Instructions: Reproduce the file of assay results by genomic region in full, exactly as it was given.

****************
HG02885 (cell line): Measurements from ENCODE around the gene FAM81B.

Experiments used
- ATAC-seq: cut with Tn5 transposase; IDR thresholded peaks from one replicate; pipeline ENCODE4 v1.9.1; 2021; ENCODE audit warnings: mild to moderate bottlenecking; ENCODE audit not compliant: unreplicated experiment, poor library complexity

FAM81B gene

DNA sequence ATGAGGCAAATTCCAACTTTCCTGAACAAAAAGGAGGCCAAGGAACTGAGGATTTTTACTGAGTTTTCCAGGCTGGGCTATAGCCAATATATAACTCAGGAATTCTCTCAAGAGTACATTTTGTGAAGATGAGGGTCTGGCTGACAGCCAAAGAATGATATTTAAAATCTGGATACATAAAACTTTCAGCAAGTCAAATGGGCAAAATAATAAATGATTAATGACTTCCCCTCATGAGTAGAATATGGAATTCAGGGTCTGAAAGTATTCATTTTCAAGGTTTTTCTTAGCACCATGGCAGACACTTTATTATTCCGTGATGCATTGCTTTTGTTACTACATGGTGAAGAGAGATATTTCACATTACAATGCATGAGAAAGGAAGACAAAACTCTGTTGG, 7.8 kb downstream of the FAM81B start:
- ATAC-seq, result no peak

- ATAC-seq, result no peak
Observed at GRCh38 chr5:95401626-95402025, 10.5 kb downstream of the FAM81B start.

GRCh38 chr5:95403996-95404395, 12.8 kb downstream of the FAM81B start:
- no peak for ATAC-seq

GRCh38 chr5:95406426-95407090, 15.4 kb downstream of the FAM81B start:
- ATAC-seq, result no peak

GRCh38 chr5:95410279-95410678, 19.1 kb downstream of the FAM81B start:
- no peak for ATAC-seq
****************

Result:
HG02885 (cell line): Measurements from ENCODE around the gene FAM81B.

Experiments used
- ATAC-seq: cut with Tn5 transposase; IDR thresholded peaks from one replicate; pipeline ENCODE4 v1.9.1; 2021; ENCODE audit warnings: mild to moderate bottlenecking; ENCODE audit not compliant: unreplicated experiment, poor library complexity

FAM81B gene

DNA sequence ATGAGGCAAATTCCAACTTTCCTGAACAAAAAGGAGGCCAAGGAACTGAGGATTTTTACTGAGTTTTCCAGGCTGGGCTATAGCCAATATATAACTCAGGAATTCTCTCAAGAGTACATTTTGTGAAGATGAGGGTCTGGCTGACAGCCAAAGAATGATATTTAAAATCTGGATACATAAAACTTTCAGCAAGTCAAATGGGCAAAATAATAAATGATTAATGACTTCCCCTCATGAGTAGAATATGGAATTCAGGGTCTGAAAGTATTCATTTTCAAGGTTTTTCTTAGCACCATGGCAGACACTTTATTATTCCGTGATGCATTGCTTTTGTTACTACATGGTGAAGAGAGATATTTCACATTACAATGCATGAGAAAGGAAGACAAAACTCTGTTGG, 7.8 kb downstream of the FAM81B start:
- ATAC-seq, result no peak

- ATAC-seq, result no peak
Observed at GRCh38 chr5:95401626-95402025, 10.5 kb downstream of the FAM81B start.

GRCh38 chr5:95403996-95404395, 12.8 kb downstream of the FAM81B start:
- no peak for ATAC-seq

GRCh38 chr5:95406426-95407090, 15.4 kb downstream of the FAM81B start:
- ATAC-seq, result no peak

GRCh38 chr5:95410279-95410678, 19.1 kb downstream of the FAM81B start:
- no peak for ATAC-seq